The gastrointestinal complications of Parkinson’s Disease

Research Opportunity
PhD students, Honours students, Master of Biomedical Science
Number of Honour Places Available
Number of Master Places Available
Primary Supervisor Email Number Webpage
Dr Rachel McQuade
Co-supervisor Email Number Webpage
Prof John Furness

Summary We explore how genes and the environment combine via experience-dependent plasticity in the healthy and diseased brain. Our research includes models of specific neurological and psychiatric disorders which involve cognitive and affective dysfunction, investigated at behavioural, cellular and molecular levels so as to identify pathogenic mechanisms and novel therapeutic targets. Most recently, this has included studies of intergenerational and transgenerational epigenetic inheritance.

Project Details

Parkinson’s Disease causes losses in neural control in the digestive system as well as defects in the central nervous system.  Loss of neural control of digestive function commonly occurs before central changes are detected.
About 70% of people with Parkinson’s Disease have digestive problems, most commonly constipation.  Importantly for understanding the genesis of Parkinson’s Disease, the digestive disorders often precede the motor dysfunction.  The constipation could arise from disorders in the central nervous system or from disorders in the enteric nervous system.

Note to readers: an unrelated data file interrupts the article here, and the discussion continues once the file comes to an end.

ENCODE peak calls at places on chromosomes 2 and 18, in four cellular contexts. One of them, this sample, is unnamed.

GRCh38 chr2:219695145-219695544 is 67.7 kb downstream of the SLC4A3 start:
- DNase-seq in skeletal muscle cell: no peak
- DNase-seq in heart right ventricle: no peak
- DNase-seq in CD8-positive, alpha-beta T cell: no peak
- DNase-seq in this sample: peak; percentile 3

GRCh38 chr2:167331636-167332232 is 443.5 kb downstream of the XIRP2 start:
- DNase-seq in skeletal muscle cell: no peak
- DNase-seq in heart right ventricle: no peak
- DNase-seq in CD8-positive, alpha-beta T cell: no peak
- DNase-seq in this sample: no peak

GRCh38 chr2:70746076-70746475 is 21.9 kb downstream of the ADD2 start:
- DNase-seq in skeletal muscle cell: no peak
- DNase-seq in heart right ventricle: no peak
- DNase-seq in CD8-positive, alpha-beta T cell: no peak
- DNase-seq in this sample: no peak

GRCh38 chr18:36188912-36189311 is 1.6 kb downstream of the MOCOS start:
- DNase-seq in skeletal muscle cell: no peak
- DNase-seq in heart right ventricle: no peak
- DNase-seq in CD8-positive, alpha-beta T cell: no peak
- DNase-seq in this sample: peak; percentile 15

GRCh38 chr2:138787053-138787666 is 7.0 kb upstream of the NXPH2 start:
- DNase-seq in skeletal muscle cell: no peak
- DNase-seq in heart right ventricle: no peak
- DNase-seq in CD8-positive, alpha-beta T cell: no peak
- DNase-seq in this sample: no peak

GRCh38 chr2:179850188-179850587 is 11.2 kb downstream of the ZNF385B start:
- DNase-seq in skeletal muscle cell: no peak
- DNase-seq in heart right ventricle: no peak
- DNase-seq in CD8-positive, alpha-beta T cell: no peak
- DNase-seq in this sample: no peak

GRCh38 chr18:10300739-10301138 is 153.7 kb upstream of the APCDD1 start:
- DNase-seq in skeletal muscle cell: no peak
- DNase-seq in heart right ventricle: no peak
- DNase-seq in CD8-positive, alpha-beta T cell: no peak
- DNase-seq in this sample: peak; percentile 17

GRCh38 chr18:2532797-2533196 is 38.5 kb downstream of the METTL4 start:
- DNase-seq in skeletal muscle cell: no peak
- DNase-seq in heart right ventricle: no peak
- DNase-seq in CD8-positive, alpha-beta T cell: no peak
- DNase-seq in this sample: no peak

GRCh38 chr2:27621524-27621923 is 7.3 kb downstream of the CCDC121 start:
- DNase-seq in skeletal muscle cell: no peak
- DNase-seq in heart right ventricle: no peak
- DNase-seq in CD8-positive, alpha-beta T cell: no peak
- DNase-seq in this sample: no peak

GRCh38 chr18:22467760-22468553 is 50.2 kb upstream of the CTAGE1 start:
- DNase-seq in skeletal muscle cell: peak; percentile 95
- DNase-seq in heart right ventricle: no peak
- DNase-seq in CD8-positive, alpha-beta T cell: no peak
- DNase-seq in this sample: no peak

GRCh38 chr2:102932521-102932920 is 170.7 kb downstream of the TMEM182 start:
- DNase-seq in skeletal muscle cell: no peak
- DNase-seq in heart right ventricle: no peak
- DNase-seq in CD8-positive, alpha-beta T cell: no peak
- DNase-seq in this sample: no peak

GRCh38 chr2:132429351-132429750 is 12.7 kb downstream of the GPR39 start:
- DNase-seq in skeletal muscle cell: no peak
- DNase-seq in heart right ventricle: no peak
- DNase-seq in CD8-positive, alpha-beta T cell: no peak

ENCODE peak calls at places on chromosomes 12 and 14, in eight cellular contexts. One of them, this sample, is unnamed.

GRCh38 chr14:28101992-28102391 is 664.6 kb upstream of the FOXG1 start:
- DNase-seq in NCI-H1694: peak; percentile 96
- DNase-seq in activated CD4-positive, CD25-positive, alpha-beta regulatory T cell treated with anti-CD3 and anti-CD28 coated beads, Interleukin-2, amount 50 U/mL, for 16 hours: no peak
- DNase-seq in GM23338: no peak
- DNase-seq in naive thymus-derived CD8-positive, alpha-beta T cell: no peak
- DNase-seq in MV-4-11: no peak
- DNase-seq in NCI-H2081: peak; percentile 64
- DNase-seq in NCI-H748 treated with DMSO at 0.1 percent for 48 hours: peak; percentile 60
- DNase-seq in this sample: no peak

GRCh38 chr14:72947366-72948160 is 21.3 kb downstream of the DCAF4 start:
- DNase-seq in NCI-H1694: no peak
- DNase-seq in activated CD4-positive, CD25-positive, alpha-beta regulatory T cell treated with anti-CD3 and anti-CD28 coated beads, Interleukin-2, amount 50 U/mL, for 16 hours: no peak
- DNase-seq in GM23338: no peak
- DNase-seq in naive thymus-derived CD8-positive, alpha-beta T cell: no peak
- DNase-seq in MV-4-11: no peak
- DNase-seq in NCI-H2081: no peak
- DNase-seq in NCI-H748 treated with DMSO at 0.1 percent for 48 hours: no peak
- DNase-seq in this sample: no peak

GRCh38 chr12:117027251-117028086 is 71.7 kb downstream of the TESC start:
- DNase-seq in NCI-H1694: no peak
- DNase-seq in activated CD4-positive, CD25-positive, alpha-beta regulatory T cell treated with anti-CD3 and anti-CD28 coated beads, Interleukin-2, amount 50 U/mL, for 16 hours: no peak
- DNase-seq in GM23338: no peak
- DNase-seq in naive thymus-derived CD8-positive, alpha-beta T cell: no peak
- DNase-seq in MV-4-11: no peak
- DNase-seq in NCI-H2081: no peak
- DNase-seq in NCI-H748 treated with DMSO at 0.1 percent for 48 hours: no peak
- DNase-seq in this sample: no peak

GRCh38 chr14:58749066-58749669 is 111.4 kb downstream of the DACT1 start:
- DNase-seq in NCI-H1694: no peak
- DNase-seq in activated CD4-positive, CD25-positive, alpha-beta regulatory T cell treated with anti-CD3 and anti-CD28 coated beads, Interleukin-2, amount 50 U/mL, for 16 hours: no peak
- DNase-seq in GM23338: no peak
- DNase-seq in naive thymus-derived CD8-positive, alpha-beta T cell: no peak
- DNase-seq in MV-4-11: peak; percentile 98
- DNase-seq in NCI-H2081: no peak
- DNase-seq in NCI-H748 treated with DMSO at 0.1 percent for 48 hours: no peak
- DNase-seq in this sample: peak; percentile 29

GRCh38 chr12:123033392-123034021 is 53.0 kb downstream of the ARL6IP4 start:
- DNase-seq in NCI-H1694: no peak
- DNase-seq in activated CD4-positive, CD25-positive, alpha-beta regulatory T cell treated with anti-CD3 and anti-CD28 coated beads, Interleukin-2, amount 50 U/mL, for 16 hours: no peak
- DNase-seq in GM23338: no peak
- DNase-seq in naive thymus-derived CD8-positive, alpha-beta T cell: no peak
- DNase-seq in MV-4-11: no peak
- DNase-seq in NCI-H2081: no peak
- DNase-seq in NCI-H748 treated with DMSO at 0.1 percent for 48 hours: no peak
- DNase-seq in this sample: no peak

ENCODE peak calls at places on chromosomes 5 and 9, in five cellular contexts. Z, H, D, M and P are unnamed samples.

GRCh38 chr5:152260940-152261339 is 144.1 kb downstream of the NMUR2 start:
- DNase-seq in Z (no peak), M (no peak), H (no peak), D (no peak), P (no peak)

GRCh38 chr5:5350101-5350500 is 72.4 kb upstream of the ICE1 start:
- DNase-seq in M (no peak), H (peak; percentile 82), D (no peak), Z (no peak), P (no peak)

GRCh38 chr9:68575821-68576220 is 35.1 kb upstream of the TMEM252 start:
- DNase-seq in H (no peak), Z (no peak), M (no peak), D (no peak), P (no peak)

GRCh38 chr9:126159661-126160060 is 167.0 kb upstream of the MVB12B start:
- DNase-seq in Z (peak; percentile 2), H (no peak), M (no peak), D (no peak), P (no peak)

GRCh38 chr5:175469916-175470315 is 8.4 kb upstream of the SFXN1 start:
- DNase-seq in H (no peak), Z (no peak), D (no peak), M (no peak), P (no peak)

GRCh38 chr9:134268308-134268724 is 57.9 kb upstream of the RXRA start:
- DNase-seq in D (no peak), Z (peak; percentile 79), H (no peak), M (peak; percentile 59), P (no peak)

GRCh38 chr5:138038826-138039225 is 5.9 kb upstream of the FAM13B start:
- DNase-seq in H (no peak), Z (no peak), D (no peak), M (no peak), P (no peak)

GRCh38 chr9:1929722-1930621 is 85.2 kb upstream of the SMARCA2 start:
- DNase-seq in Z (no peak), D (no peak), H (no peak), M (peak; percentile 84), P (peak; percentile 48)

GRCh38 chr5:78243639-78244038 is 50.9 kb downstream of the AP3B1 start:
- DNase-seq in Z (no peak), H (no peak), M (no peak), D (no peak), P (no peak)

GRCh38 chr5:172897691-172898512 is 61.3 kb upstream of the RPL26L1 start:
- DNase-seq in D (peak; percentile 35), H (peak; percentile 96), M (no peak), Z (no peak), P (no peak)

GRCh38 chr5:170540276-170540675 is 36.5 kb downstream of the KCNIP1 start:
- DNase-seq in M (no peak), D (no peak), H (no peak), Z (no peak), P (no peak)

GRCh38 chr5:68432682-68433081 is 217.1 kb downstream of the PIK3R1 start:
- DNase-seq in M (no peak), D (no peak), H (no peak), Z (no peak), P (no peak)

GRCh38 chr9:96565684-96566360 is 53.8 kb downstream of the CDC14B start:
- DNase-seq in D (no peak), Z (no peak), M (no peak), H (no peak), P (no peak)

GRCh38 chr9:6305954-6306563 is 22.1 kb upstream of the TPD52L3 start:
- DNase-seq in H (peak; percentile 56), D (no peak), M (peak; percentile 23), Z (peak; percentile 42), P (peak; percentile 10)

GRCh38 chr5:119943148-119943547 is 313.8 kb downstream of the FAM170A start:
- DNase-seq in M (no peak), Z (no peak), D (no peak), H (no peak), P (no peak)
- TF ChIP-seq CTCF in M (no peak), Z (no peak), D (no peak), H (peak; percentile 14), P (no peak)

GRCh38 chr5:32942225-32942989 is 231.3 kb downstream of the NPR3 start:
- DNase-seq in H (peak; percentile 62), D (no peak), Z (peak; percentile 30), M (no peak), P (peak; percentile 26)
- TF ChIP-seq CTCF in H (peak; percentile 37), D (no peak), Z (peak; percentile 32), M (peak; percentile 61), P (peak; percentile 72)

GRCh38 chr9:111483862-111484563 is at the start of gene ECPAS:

Research Opportunities

PhD students, Honours students, Master of Biomedical Science
Students who are interested in joining this project will need to consider their elegibility as well as other requirements before contacting the supervisor of this research

Graduate Research application

Honours application

Key Contact

For further information about this research, please contact a supervisor.

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